A slight pause for station identification...I've started a website (mostly blog right now) so please visit and read about my adventures attempting to do this thing called triathlon for a living.
Now back to our regularly scheduled programming (if you read the race report on my blog there are photos):
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Well actually, it was both. In excess. I’ve read 38C [~100F] with 90% humidity, or maybe 38C because of 90% humidity. That doesn’t sound comfortable, and it wasn’t, but everyone was dealing with the same conditions, no one was racing in air-conditioning. The only relevant difference was how acclimated you were to those conditions and what you asked of your body and when, based on that acclimation.
Last year, pre-dawn on race morning had a hint of chill, a pretense of slightly humane conditions. This year, at 5 am, the air was soup and the heat settled over everything like a wool blanket. I was dripping by the time I finished setting up transition.
A Return to Civilization
It is official: I swam an hour in an IM swim, I can die happy. Well, actually 1:00:04, but I’m counting it. Makes me reconsider with dismay the quick cap adjustment I did at the turn buoy to keep it from slipping off and taking my goggles with it. I’d give up another free cap for four seconds. New season goal: See a “5” as the first number in my swim time. It took three years to swim an hour, so new three-year goal: swim a 55.
So there I am, bobbing in the water, mere minutes before my first professional race and what pops into my head? “This is so civilized.” With 30-35 athletes our mass start wasn’t very “mass,” but all the better to focus on – shocker! – swimming fast. Is it just coincidence that I dropped nearly 5 minutes off my IM swim time the first time I wasn’t wading through the mass of humanity that is 2,500 people, of which 1,300 were first-time Ironmans? Doubt it. Their enthusiasm is infectious, but I’ve quickly learned, so too are their demons and disorganizations.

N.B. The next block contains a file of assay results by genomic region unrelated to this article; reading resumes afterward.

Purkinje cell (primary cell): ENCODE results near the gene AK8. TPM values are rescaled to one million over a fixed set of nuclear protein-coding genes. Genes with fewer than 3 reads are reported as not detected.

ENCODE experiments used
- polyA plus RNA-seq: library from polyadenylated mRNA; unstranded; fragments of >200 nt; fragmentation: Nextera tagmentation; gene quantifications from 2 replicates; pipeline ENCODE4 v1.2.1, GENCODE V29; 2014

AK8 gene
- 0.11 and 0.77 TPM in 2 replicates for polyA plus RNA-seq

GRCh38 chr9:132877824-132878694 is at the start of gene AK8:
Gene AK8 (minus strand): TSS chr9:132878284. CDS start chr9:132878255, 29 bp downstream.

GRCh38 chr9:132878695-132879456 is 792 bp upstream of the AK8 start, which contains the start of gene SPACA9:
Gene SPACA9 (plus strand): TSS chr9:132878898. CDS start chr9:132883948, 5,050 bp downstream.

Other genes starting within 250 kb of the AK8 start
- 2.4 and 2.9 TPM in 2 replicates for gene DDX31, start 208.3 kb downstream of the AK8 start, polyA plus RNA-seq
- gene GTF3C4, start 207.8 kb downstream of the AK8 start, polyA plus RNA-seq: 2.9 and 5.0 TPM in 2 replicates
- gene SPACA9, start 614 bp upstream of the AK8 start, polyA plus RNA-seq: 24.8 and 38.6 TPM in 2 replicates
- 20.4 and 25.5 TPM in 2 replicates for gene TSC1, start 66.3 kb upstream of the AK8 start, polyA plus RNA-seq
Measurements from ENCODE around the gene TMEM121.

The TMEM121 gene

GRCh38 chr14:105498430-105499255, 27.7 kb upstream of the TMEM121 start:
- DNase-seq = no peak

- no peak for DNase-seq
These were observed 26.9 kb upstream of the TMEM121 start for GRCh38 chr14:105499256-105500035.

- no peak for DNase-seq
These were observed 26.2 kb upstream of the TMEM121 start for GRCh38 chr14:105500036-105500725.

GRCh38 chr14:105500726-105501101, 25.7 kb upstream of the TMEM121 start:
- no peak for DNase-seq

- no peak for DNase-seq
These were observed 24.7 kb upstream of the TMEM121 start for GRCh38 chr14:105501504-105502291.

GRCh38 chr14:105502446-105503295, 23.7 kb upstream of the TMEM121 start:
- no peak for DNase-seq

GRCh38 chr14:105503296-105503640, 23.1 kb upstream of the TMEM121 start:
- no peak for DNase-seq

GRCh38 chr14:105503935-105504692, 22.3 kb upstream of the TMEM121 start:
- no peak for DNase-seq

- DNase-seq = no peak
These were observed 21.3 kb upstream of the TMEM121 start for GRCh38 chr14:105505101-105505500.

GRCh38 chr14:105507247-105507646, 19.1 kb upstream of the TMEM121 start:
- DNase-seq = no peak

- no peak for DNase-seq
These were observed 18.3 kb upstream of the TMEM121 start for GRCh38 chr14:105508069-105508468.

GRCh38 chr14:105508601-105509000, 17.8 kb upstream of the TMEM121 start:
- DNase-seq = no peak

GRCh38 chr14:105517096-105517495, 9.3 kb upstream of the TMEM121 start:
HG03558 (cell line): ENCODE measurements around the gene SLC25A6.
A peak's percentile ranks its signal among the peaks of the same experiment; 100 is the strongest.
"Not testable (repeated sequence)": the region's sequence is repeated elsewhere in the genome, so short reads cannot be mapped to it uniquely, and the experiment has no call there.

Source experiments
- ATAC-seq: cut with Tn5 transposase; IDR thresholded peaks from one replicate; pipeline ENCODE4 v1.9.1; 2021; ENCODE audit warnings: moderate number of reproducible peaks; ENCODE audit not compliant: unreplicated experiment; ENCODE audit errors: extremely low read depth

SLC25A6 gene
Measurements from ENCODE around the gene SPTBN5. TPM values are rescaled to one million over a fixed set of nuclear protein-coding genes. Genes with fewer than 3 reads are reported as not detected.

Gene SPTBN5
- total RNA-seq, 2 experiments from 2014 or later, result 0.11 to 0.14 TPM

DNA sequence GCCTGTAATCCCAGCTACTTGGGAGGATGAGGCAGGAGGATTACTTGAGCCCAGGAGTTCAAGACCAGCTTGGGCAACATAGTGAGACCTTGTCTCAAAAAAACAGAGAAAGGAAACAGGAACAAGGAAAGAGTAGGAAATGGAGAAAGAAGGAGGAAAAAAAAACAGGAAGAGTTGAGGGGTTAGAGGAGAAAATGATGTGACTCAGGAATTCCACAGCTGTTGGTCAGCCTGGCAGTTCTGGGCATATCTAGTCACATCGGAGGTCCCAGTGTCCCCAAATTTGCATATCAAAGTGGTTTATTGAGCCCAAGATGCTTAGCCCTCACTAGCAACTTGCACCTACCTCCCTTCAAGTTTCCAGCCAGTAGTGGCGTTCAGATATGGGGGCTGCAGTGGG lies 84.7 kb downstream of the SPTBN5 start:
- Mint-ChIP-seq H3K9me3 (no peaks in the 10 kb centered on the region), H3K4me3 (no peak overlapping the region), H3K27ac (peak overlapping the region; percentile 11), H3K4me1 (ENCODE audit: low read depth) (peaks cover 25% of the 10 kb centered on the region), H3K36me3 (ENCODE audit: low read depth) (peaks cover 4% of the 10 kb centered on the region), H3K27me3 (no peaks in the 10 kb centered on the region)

The water was bath-tub warm – 84F – and the sun wasn’t up yet, which made it really fun to find the first buoys. I held a draft for oh, about 30 seconds, and then I was on my own. I got into a groove and just swam. Bliss.
I had a yard stick/carrot in the form of a body off my right shoulder, far up ahead, for probably just less than the last two miles. Inch after inch was clawed back and I finally caught the person one buoy before the swim exit turn. Imagine my surprise when I realized it was a guy and former defending champion at IMLOU…who then went on to finish in 8:50…new lifetime goal: not care about how I finish the swim and pull off an 8:50 overall.
Eh…with several moments of hair-pulling, chair-throwing frustration. Bobby Knight, I finally understand.